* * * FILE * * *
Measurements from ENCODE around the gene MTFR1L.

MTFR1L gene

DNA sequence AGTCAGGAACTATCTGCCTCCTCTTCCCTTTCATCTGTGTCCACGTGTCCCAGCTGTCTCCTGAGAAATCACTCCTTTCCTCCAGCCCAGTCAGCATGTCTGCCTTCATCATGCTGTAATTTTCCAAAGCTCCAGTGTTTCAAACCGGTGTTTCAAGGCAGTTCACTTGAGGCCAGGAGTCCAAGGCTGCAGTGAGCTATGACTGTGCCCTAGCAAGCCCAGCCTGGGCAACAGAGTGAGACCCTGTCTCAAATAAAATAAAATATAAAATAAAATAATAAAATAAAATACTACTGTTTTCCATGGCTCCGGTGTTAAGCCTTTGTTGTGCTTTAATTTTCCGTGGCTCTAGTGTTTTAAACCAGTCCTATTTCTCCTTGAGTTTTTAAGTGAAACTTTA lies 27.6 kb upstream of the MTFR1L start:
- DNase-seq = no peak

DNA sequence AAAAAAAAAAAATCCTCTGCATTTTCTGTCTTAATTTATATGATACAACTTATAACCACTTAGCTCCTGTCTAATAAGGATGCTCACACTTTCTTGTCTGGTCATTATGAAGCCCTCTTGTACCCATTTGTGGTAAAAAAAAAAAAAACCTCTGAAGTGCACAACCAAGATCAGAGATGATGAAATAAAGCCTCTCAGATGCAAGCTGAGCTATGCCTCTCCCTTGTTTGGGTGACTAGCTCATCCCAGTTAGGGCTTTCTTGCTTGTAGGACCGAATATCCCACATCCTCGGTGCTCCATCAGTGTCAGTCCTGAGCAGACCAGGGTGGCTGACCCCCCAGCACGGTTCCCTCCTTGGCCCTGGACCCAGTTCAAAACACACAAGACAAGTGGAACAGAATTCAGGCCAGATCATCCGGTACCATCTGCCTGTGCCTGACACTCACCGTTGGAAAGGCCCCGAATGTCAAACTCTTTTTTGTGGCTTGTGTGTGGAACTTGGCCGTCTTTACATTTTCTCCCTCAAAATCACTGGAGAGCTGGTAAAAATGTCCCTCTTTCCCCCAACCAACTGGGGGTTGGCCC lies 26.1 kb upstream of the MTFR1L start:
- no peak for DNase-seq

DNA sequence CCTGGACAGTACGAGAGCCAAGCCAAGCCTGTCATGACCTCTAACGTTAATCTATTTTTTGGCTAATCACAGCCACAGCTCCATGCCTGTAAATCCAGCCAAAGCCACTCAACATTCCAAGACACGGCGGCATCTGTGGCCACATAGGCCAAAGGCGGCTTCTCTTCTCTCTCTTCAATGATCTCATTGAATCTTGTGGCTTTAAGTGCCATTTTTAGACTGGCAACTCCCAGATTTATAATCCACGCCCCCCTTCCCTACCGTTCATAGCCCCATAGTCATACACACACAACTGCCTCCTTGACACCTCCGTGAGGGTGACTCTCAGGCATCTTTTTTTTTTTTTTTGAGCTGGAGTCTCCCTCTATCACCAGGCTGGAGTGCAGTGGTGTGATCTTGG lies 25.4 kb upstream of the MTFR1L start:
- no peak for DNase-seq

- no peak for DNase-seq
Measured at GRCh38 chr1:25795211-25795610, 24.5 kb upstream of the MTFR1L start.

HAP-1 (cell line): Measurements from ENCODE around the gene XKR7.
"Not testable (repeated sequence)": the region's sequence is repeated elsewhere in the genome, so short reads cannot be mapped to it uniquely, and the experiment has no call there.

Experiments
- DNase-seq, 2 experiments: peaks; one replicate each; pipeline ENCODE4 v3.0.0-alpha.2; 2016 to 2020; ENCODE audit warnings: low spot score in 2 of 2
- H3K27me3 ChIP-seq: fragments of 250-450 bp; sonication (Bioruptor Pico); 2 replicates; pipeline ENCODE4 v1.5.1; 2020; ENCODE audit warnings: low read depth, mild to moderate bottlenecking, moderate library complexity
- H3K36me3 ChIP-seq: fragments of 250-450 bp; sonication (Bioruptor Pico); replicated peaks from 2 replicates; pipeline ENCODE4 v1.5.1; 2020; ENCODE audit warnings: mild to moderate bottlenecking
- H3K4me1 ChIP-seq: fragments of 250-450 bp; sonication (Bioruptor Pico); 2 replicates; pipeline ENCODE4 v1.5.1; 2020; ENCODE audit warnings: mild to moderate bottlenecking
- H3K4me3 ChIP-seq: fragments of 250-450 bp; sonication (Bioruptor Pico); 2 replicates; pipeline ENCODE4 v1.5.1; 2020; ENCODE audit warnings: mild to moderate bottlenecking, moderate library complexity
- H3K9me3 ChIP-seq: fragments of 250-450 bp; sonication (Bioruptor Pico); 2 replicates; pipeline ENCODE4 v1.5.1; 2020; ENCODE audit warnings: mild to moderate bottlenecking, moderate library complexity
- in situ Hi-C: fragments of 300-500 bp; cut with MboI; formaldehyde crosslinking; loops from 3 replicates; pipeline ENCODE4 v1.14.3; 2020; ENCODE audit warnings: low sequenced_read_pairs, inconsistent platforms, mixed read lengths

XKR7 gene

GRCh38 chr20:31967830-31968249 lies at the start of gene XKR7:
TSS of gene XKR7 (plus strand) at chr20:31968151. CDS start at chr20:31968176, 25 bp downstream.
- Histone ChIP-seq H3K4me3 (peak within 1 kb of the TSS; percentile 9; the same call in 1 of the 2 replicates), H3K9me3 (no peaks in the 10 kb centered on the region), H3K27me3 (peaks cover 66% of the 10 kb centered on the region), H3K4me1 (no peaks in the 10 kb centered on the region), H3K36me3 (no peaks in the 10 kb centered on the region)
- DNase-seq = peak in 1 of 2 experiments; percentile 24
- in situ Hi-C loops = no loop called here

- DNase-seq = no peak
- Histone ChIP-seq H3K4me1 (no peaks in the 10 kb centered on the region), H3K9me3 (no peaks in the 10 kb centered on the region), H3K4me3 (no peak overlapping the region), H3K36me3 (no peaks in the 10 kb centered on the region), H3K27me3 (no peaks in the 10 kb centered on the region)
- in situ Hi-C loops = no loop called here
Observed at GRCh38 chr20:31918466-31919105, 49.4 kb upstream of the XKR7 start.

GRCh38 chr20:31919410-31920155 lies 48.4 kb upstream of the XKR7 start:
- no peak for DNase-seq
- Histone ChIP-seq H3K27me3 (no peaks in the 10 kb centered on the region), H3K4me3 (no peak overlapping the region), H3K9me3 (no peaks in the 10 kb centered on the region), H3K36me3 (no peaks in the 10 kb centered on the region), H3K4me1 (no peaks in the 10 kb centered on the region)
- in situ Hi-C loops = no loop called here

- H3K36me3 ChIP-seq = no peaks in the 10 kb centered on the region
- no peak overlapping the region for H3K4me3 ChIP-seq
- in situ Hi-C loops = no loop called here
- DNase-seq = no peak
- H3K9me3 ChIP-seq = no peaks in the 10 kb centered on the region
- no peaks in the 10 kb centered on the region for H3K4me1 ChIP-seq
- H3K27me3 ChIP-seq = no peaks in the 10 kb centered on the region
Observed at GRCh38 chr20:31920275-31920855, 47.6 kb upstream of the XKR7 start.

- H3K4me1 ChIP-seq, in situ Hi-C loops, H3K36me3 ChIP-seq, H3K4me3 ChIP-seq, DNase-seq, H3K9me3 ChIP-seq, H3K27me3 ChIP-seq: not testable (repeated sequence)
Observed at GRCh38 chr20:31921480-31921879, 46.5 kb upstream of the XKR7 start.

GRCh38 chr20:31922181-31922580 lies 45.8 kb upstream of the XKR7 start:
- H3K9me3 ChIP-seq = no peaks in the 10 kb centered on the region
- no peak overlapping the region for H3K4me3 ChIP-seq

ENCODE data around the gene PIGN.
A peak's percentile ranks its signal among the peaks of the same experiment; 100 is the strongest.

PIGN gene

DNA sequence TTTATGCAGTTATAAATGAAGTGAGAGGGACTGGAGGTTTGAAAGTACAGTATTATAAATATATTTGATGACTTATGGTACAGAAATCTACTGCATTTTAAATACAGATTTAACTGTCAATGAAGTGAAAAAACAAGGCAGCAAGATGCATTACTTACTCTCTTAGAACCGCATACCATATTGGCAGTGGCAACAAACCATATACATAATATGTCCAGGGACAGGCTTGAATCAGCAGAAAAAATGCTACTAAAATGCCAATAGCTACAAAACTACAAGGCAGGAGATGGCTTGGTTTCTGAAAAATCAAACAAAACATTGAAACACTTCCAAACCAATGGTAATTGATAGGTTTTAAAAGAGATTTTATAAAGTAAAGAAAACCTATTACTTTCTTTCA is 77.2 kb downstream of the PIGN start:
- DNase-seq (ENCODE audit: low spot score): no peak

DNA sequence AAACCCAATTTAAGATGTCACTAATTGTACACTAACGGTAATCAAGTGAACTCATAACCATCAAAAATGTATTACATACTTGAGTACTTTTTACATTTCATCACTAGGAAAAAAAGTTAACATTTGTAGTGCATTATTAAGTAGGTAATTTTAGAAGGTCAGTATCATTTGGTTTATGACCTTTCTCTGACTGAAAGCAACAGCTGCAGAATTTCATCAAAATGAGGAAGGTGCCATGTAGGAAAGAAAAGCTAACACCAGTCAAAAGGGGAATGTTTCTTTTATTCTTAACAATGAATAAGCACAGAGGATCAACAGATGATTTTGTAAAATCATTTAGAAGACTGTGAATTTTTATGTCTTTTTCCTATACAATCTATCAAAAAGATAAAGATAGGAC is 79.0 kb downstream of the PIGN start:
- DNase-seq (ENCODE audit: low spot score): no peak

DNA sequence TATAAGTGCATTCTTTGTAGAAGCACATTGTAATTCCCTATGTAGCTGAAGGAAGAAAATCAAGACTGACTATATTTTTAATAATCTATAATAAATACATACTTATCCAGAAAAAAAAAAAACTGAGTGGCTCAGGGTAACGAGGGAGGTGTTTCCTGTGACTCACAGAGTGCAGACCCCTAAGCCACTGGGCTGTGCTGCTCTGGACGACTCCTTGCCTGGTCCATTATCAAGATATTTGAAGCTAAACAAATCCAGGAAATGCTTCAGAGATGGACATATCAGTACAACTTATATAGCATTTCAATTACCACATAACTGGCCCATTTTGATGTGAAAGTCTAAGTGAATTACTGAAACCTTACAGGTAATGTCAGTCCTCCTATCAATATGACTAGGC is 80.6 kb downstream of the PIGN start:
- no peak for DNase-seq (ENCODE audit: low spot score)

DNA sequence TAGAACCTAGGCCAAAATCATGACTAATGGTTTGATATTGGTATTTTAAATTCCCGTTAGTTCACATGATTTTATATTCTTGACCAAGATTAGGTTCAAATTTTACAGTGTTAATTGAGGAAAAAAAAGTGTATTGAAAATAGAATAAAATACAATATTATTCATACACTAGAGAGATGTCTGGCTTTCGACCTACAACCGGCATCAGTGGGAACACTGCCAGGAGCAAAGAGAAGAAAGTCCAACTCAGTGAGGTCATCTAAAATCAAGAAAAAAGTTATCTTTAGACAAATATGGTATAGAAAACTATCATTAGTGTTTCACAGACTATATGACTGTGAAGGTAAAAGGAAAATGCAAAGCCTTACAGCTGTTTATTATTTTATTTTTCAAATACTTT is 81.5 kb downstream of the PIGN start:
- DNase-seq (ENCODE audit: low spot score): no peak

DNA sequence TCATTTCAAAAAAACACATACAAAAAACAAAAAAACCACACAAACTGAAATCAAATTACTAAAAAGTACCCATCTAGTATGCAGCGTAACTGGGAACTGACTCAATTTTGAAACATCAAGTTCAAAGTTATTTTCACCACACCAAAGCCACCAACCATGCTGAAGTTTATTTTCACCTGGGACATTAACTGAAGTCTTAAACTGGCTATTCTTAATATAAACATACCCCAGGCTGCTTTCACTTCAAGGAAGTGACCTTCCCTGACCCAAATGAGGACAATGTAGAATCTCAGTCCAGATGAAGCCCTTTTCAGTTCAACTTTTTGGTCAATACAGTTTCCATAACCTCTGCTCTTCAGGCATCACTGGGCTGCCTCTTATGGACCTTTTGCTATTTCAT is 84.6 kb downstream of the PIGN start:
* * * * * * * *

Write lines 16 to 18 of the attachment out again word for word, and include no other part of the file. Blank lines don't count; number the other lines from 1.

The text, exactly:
- H3K36me3 ChIP-seq: fragments of 250-450 bp; sonication (Bioruptor Pico); replicated peaks from 2 replicates; pipeline ENCODE4 v1.5.1; 2020; ENCODE audit warnings: mild to moderate bottlenecking
- H3K4me1 ChIP-seq: fragments of 250-450 bp; sonication (Bioruptor Pico); 2 replicates; pipeline ENCODE4 v1.5.1; 2020; ENCODE audit warnings: mild to moderate bottlenecking
- H3K4me3 ChIP-seq: fragments of 250-450 bp; sonication (Bioruptor Pico); 2 replicates; pipeline ENCODE4 v1.5.1; 2020; ENCODE audit warnings: mild to moderate bottlenecking, moderate library complexity